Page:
Still, these together would probably save only about $125 million a year. Even if in the short run much of the state will see an increase in economic activity, do not be fooled. The huge hole left in Louisiana’s economy will provide plenty of pain for all taxpayers and producers of wealth and, worst of all, a nontrivial portion of this population will choose to do what many other of their brethren have in recent years – leave the state, aggravating matters even more.

4.9.05

Nagin's failure demands new leadership to rebuild New Orleans

It looks like New Orleans is getting back to some semblance of order after the effects of Hurricane Katrina. Good form asks that blame for the things that went wrong not be apportioned until the situation absolutely has stabilized, but good sense demands that, with so many lives and the economic health of the state on the line, that the roadblocks to success be removed.

In a previous post I mused that New Orleans Mayor Ray Nagin politically may have gotten a break with his city falling into disaster, that he could evoke sympathy. That was before we knew how extensively Nagin had shirked his responsibility to the city and then tried to blame others for it.

Nagin’s failure to competently discharge his duty began long before the Katrina near-miss cracked levees in Orleans Parish. He appeared not to take seriously disaster preparation even though he has been in office over two years. In retrospect, his plan seemed to be this:

1. Tell everybody to evacuate
2. Whoever doesn’t, get city buses to pick them up and take them to shelters, the primary one being the Superdome
3. When it was over, rescue who needs to be rescued using all public safety forces while pleading for help

It was a plan horribly flawed from the start:

  • Why did Nagin give an evacuation order only hours before state police would go off the job and allow chaos that slowed the process, as well as not give other enough time or impetus to leave? Shouldn’t he have done so sooner, or at least coordinated efforts with the state police? Granted, people should take their own fates in their own hands, but surely Nagin knew even a brush by the storm would cause huge problems – after all, he was in planning sessions last year that emphasized this. It was obvious to the thousands already fleeing a day before his call at the very least a brush was coming. This late call also impeded buses being rounded up to take those remaining behind away and/or to shelters.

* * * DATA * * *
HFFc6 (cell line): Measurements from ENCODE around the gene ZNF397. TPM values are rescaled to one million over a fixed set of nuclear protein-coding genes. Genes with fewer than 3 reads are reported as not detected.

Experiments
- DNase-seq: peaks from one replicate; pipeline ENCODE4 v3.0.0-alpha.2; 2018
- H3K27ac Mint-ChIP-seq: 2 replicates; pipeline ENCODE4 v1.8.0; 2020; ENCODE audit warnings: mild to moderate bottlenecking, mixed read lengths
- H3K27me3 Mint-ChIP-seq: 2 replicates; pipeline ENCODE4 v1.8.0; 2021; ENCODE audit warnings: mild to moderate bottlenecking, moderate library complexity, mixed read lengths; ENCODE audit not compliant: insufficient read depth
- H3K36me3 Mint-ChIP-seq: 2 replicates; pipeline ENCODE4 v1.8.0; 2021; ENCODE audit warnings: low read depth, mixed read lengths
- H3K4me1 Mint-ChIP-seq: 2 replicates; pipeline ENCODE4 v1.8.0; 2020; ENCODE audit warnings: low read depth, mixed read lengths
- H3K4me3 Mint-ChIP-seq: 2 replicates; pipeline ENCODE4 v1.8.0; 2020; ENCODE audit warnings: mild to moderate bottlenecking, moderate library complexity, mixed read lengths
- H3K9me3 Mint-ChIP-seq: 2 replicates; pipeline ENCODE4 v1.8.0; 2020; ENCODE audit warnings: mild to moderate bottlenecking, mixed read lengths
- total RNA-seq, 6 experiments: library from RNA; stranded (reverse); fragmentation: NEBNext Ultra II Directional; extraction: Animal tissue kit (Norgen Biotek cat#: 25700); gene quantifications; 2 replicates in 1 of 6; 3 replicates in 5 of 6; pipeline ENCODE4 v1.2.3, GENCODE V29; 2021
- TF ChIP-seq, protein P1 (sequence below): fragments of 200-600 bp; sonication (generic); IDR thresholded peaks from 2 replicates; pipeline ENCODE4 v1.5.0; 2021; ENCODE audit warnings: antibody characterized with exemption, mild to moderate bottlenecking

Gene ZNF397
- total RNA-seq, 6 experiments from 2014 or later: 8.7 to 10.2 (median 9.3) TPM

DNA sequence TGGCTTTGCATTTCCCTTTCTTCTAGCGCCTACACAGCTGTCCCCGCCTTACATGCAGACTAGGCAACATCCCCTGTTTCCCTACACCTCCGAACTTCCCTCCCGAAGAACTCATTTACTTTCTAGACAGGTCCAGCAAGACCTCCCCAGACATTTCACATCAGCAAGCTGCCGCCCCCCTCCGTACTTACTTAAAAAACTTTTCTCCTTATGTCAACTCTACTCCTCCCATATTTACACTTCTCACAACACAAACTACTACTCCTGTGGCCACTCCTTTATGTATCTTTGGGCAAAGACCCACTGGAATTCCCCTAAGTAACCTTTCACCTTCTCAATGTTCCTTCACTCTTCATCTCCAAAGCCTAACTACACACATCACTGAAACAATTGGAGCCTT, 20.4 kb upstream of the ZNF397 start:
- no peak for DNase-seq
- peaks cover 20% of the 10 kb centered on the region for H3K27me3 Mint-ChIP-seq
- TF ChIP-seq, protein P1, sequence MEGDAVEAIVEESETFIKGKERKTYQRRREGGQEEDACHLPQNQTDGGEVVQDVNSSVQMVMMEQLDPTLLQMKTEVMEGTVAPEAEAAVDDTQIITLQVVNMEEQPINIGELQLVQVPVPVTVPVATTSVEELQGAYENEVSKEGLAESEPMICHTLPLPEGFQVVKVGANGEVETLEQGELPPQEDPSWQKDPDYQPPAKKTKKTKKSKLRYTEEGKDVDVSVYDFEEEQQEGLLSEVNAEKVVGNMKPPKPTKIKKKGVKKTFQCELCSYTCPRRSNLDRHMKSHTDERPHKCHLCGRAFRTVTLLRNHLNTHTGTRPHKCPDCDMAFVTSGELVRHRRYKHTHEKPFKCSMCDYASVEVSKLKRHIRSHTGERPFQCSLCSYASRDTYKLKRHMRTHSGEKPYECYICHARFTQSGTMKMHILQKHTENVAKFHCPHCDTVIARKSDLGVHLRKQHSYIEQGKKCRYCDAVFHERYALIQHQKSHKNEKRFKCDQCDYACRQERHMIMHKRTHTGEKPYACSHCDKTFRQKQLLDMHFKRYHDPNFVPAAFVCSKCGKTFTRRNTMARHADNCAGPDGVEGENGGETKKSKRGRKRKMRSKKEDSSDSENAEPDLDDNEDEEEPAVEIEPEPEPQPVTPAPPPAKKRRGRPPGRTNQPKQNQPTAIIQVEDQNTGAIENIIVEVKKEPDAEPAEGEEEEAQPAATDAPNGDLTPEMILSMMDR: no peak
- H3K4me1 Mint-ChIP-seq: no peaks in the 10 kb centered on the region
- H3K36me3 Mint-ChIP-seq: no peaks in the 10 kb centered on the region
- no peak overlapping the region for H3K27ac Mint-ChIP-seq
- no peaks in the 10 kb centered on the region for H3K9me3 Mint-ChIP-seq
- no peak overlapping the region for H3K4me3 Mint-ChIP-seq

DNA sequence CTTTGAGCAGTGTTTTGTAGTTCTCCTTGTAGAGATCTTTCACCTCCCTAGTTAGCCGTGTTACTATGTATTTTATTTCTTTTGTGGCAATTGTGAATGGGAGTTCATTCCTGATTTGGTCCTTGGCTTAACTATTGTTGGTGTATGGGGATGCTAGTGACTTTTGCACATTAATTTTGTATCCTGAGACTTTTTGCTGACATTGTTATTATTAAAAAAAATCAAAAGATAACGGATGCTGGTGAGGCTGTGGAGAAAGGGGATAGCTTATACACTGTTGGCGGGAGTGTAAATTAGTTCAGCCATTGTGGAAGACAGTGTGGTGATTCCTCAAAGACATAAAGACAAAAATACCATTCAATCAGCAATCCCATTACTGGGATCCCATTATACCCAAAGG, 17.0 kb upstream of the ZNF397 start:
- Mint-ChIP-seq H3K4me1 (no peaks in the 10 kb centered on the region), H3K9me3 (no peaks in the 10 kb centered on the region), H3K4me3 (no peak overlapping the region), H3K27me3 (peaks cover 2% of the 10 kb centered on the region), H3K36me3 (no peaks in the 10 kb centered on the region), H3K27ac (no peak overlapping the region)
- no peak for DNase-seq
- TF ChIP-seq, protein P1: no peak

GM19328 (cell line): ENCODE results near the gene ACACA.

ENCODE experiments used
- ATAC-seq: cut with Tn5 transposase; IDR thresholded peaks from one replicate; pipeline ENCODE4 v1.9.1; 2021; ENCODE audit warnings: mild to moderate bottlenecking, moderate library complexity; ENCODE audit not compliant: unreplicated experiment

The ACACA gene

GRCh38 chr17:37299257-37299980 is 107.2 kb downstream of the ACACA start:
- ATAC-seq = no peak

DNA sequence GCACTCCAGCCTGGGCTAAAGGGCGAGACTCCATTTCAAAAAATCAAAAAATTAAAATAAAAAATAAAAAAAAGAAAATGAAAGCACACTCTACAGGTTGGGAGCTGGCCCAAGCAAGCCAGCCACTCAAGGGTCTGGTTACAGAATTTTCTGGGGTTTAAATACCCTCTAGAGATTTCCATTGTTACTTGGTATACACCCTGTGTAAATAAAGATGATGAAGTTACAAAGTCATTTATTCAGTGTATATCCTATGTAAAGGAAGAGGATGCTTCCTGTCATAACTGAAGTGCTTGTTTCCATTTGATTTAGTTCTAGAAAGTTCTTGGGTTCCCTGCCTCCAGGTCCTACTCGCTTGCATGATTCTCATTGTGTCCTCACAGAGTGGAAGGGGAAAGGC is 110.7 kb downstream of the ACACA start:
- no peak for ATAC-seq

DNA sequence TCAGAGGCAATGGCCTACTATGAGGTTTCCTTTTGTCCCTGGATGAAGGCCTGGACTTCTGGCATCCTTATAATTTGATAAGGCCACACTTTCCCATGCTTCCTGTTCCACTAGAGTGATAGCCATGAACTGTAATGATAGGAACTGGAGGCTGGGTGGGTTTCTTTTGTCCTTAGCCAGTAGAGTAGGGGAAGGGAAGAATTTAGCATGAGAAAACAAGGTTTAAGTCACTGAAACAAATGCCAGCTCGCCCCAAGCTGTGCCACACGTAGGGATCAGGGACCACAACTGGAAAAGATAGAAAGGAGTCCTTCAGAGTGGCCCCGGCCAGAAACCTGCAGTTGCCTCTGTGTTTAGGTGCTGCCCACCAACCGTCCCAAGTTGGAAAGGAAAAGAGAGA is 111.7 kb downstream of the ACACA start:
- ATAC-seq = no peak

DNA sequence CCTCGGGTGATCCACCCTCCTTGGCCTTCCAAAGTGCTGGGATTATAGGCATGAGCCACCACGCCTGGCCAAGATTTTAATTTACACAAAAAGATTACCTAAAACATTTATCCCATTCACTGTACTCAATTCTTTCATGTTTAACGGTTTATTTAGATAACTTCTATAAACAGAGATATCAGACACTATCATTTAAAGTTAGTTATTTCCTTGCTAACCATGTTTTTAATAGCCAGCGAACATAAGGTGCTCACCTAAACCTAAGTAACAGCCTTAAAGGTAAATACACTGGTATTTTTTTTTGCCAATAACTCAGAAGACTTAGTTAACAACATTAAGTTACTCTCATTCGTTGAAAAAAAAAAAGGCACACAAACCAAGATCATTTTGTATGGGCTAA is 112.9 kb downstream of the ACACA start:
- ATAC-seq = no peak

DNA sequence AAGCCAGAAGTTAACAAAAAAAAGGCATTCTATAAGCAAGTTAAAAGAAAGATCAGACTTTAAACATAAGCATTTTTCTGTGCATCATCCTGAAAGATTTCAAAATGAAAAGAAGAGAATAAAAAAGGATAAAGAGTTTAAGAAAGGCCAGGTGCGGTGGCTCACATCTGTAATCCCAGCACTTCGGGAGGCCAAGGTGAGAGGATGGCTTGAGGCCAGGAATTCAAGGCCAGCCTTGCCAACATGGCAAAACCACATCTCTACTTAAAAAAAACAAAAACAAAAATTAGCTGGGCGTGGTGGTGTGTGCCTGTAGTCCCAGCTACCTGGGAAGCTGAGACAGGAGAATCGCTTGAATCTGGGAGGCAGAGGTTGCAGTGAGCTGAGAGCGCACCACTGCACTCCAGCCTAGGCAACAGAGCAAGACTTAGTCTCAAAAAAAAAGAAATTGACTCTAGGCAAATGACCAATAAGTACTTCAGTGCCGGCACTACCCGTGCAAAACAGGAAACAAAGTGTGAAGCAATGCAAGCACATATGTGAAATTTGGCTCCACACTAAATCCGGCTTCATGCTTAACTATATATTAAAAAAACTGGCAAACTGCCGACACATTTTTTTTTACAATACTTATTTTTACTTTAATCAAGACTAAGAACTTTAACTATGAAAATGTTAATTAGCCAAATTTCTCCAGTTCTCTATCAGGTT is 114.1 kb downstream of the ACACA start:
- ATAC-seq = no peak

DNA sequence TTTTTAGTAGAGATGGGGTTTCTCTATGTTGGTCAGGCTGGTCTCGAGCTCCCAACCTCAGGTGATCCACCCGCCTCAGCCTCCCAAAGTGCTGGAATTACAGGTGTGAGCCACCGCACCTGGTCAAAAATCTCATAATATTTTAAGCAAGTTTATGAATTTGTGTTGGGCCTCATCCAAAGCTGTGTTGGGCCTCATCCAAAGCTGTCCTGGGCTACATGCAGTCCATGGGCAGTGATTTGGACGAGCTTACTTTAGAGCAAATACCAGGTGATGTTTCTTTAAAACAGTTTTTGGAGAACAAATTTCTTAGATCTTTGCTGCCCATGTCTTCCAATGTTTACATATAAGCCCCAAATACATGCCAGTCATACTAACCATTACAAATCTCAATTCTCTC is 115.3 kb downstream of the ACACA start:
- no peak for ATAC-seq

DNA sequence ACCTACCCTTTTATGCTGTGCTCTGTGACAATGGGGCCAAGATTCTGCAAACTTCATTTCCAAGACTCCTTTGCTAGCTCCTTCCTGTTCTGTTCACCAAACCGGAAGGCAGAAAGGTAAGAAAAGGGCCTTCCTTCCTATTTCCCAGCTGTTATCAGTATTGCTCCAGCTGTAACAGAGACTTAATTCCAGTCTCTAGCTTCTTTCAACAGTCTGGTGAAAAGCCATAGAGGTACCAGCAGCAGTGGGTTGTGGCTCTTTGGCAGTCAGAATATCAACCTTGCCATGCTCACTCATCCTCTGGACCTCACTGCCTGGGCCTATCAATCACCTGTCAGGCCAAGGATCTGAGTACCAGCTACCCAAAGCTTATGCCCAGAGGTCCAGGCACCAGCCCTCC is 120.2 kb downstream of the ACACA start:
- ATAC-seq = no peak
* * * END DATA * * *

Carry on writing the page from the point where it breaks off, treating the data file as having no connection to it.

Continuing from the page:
• Why did Nagin not ensure that evacuation centers were prepared to handle such a crisis? Instead of pre-stocking them with ample emergency supplies, they had next to nothing. Their plan just seemed to be to stuff as many people as possible into the Superdome and other places with next to no resources and expect them to wait there days with nothing. As SMC’s regional manager, with responsibility for the Superdome, said, “We can make things very nice for 75,000 people for four hours. But we aren't set up to really accommodate 8,000 for four days.” (Then, of course, holes got made in the roof by the storm, which begins to suggest state culpability as well.)
  • Why did Nagin fail to create the conditions to allow for assistance to be rendered, for at least two days? He should have known, given the levels of crime and Carnival ethos in the city that the second police were told not to, in a word, police, that looting and violence would break out. Nagin’s excuse was the police were to be engaged in rescue operations and that he could understand if people wanted to take food, and seemed genuinely surprised other kinds of looting would take place. Meanwhile, the violence created impeded help from outside. (Of course, had Nagin ensured that the city had planned ahead, it would have had food in shelters, and firemen and medics could have pointed people to and assisted them in getting to these locations while police kept order.)

    For three days, Nagin ran around like a chicken with its head cut off, watching his plan fail, until he decided to move on to his Plan B – blame everybody else, especially Pres. George W. Bush. Which perhaps makes us understand why his policies did so little to have the city prepared for the crisis and to cope with it afterward – as is typical with the liberalism/populism that infuses the political culture of this state, especially in New Orleans, he abdicated responsibility and stuck his hand out waiting for somebody else to take charge and give him something.
  • The task of rebuilding New Orleans will be long and arduous, and the area and state cannot waste a moment in doing so. It requires wisdom and leadership that Nagin has shown us he does not possess. The grownups from the federal government seem to be in charge of the situation now, so if Nagin could mature for just one moment he can do what he must in order to maximize the city’s chances of recovery – resign as mayor.